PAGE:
So, as we’ve discussed before, a classification problem sometimes arises here because, for whatever reason, I think violence in certain (limited) situations is inherently funny, and so whenever that happens, I tend to immediately consider adding it to the GRTK list. But over time, the same general situation is going to arise more than once, hence the classification problem.
For example, let’s say a fight were to break out next week during a game of Yahtzee. (Of course that is certain to happen somewhere, but I mean one ridiculous enough to make the news.) Well, we’ve already had two of those. I decided the second one was just another example of GRTK #2: Yahtzee Dispute, not (as it would have been at the time) GRTK #19. Would a third example be classified the same way, or should it be #2a, or could it be different enough to get its own place on the list? Hard to say. Same for Star-Wars-related violence. Compare GRTK #58: Star Wars Spoiler with GRTK #68: Star Trek v. Star Wars (relative merits of same) and GRTK #68a: Disrespected by Yoda Fan (relative merits of Spock and Yoda). It all depends.
This problem is especially acute where golf is concerned.
I just think golf is inherently ridiculous to begin with, and this is surely in part because I’m terrible at it but also because I keep hearing it’s supposed to be quite relaxing, which is not too consistent with my experiences or observations. So any sort of golf-related violence is likely to get my attention, whether it results from the nature of the game itself (see, e.g., “Golfer Sues Course After Hitting Himself With Ball” (Feb. 26, 2009)), or from the interaction of those who play it (compare GRTK #21: Wanted to Play Through with GRTK #63: Golfing Too Slowly). Obviously, the same classification problems are going to arise.
But given that somebody’s finger gets bitten off in this one, it’s getting its own number.
On August 20, a golfer pleaded not guilty to charges of assault, battery, disturbing the peace, and—more to the point—mayhem, after an incident in which he allegedly bit off the fingertip of another golfer during a “beer-fueled brawl.” Police were summoned to Southers Marsh Golf Club in Plymouth, Massachusetts, which according to its website normally “features a relaxed, fun-oriented atmosphere where everyone always enjoys themselves,” but on this particular occasion, did not.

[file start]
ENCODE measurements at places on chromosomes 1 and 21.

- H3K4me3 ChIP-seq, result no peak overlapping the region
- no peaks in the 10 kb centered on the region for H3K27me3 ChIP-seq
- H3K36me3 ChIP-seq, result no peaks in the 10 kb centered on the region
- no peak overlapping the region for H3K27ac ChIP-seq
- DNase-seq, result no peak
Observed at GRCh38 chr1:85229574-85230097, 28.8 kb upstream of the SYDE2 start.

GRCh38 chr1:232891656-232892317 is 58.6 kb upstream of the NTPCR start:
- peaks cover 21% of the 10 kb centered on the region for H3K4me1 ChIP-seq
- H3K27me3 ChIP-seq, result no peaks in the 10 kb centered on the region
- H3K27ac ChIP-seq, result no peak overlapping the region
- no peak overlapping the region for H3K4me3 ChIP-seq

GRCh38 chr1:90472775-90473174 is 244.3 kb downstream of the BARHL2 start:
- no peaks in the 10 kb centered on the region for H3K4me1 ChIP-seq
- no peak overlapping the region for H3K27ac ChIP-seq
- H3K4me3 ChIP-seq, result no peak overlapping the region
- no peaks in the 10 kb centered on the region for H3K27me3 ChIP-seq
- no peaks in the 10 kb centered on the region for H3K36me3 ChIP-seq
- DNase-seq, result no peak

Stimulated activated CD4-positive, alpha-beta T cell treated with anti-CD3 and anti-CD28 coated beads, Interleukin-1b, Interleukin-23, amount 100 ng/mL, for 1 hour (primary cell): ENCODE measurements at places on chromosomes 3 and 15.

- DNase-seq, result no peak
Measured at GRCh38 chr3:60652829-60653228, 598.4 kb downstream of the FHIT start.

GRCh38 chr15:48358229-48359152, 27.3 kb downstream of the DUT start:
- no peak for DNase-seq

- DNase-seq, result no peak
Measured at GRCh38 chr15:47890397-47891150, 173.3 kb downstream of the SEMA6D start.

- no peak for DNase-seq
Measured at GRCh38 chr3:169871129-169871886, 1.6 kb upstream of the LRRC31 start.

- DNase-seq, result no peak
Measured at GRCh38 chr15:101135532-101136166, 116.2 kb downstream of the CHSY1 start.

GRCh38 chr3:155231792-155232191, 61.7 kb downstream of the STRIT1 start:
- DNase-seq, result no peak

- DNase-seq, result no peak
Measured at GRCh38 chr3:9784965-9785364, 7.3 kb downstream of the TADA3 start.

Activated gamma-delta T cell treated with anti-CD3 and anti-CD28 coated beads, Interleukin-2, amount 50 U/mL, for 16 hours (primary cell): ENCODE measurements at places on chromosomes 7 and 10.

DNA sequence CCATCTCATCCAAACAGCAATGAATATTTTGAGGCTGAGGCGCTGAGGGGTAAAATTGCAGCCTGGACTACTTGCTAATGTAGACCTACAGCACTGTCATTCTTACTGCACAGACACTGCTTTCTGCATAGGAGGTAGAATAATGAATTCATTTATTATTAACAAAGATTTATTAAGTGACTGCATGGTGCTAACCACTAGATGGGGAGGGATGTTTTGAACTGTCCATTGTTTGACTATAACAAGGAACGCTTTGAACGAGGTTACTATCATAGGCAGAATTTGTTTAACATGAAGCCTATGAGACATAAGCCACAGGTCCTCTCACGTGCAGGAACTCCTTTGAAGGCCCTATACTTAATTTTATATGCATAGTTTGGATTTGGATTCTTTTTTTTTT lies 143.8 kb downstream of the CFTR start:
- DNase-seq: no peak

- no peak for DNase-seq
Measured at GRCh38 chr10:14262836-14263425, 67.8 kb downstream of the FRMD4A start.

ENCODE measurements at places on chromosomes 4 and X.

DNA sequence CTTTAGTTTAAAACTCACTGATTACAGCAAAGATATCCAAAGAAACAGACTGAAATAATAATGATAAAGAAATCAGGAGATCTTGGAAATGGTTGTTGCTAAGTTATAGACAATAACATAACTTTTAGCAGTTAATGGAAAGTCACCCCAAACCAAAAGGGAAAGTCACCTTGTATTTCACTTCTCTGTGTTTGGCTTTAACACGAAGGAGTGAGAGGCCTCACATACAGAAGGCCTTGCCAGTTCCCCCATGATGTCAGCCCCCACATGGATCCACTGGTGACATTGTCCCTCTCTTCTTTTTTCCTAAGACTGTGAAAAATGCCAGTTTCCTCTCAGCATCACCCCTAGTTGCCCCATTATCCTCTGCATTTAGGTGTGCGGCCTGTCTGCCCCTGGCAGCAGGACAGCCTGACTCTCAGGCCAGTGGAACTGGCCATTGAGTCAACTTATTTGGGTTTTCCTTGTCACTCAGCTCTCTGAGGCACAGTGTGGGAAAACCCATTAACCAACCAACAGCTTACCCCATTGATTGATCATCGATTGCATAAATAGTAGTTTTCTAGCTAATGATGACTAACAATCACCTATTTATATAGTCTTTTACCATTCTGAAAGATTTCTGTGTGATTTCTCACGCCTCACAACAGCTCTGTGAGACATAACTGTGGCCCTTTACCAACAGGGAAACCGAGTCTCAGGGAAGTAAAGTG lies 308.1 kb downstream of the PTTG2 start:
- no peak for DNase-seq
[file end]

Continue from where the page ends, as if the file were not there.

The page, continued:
According to the Boston Herald, the alleged biter was in a foursome that became agitated by the play of the group in front of them. Partly this was because that group was playing “too slowly” (see above), but the man also told police he was angry because the group “appeared to be cheating.” How, exactly, they were cheating, and why that cheating would have affected an entirely different group, was not explained. The report does say that the allegedly cheating foursome “had ballooned to eight golfers,” so maybe that had something to do with it. That triggered an objection, at least, and then “things got out of hand”:
Obscenities, reckless driving of golf carts and fisticuffs allegedly ensued on both sides. When the golfers began to scuffle, [the suspect] told police he wound up under a pile of bodies and bit down on a finger until they got off him.
Police asked [the suspect] if he knew at the time how hard he was biting. He allegedly replied, “I did, and I could tell it hurt him.”
The bitee agreed with this evaluation very strongly, as you would expect given that the tip of his left index finger was missing.
That’s what makes it “mayhem,” as opposed to just assault & battery. Though we use the term pretty broadly, in criminal law it means to maliciously and intentionally maim or disfigure someone, and for some reason the Massachusetts statute lists a bunch of specific parts but, more generally, applies to anyone who “cuts off or disables a limb or member” of another person with the required intent. And admitting that he knew how hard he was biting is not going to be helpful to the suspect on that score.
Also not helpful: the bitee’s testimony that the bite sounded “like someone chewing on a Dorito.” Yikes.
“Things aren’t always what they seem,” the Herald quoted the suspect’s lawyer as saying after the plea. That is certainly true. They are more likely to be what they seem when there is video, as there reportedly is in this case. But not always.